I have a C# console application. I would like to run that every hour of the day. This application is not intended to run on my local machine but on other users machine as a background process. I don't want the user to take the trouble of setting a task manually using task scheduler. How can I achieve the same for him ?
You can set it up to run on a timer with an interval of 1 hour.
See this link for examples How do you add a timer to a C# console application
You could also install it as a windows service on the user's machine.
Create a service application: http://msdn.microsoft.com/en-us/library/zt39148a.aspx
You can also use the Quartz.net scheduling service; in its simplest form it would install as a Windows Service and the schedule is configured in an XML file. You can then have it call your code at the scheduled time.
I kept some notes... not sure if this helps:
The Quartz.Net Guide I wish I had
Quartz.Net is very full featured, as far as I can read. If you use a scheduler so that you can defer tasks, or decouple a front-end from some rather long back-end processing, it can be done quite easily.
The large confusion for me was that Quartz can be used in many ways. You can embed it in your own app or service, etc. etc. The other confusion was that the official Tutorial could use some updating so that the code samples can work with the current version. Finally, the configuration seems pretty foreign for a .net user; I'm used to doing something like:
Usually I like to explore a new class in LINQPad. I'll instantiate it as above, and play around with it until I am comfortable with using it in my project.
The configuration of Quartz.Net was about as foreign to me as imaginable. But that is because I overlooked one of the best pre-built options for using Quartz.Net, and I overlooked one of the best tutorials on Quartz.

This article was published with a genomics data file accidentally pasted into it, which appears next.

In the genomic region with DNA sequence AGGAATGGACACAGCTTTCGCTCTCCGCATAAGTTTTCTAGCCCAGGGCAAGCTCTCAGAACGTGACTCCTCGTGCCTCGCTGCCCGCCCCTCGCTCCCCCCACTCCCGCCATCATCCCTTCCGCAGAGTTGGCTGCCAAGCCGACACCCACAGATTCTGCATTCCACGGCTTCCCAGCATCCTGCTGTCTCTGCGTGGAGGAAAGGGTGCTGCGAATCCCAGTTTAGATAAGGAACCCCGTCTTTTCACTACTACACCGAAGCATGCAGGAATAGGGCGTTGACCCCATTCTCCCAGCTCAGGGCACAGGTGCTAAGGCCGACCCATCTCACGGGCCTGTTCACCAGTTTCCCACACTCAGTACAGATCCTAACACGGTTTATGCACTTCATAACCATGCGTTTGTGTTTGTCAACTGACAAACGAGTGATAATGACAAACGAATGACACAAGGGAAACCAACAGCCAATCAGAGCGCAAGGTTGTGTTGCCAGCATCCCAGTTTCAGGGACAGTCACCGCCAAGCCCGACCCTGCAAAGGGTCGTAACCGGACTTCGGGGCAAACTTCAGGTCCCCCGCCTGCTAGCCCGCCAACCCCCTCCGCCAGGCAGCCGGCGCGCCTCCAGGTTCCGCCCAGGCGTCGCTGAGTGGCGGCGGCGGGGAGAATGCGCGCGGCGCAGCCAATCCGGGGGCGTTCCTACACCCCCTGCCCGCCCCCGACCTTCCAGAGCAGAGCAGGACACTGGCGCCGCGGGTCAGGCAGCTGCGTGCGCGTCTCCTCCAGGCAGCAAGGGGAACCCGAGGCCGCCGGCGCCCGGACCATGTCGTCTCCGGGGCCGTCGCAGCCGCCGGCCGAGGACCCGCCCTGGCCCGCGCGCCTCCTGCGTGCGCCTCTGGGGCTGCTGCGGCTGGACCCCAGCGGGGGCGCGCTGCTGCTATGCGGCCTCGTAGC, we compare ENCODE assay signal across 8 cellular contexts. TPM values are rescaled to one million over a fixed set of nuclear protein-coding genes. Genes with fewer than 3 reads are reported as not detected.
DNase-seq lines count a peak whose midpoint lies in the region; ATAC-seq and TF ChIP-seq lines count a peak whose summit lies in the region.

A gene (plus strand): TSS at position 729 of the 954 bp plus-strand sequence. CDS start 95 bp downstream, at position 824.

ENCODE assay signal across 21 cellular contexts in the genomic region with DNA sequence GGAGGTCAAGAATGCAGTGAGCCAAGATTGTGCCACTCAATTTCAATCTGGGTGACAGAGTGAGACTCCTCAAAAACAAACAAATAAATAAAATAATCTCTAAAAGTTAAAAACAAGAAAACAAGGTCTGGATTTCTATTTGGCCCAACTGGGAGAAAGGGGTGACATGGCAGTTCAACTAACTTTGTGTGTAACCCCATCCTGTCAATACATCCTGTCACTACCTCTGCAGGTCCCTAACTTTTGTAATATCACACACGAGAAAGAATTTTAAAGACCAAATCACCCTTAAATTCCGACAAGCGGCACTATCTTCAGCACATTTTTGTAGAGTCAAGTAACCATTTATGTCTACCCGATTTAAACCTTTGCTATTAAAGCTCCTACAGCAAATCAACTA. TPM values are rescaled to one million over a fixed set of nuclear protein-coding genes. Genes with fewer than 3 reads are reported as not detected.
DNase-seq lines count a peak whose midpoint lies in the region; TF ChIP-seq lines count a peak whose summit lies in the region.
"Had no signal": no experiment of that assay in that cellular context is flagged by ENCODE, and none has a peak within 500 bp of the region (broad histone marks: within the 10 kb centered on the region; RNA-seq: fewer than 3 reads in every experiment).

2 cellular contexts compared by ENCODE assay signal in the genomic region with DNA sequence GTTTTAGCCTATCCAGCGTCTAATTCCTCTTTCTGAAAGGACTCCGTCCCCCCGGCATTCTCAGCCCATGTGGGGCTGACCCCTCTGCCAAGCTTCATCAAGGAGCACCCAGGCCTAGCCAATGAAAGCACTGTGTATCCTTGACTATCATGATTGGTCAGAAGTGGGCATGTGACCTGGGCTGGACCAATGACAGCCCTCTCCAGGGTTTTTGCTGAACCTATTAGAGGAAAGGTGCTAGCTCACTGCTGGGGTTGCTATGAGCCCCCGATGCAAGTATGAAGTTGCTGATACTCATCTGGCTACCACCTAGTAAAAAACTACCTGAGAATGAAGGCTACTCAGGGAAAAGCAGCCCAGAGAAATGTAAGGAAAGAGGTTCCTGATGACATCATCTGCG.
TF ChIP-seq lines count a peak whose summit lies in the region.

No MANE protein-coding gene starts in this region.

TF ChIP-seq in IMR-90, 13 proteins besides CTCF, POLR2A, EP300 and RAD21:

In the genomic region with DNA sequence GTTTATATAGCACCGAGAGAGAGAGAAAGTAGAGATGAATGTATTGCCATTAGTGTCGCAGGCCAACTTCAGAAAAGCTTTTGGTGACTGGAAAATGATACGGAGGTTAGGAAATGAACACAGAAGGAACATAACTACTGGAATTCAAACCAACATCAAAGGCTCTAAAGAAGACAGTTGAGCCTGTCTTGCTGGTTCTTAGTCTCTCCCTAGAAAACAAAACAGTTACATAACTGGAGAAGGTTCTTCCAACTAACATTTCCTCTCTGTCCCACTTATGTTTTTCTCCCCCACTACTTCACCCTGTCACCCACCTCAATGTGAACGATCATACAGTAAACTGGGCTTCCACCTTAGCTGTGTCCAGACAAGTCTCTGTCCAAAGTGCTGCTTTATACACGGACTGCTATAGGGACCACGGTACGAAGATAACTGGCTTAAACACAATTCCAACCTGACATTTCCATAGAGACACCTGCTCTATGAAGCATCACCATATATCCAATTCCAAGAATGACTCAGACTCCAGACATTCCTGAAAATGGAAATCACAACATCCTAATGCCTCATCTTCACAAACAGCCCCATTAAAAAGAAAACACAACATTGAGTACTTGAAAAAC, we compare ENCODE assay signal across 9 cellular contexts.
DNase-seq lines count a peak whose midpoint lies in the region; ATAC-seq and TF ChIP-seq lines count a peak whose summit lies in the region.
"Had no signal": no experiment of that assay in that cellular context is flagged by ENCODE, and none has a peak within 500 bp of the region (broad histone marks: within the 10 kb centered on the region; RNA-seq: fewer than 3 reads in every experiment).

For my use case, deferring tasks, I eventually realized the easiest way to use Quartz was with the pre-built Windows Service. To do that I simply modified an example configuration file, and I chose to persist all the jobs, job metadata, etc. to a SQL Server Database.
When it comes time for the job to be executed, the Quartz Windows Service will call the designated method (which of course implements the IJob interface). In order for the method to be called, your .dll or .exe ("assembly" in .net parlance) must be in the same folder where the service (Quartz.Service.exe) was installed. It then magically calls the method in your assembly. Of course if your method reads external files, those must also be copied to the service folder, or reachable somehow by the assembly.
After nearly giving up, I ran across Tarun Arora's tutorial. It is really excellent and since I cannot improve on it, I'll just link to it.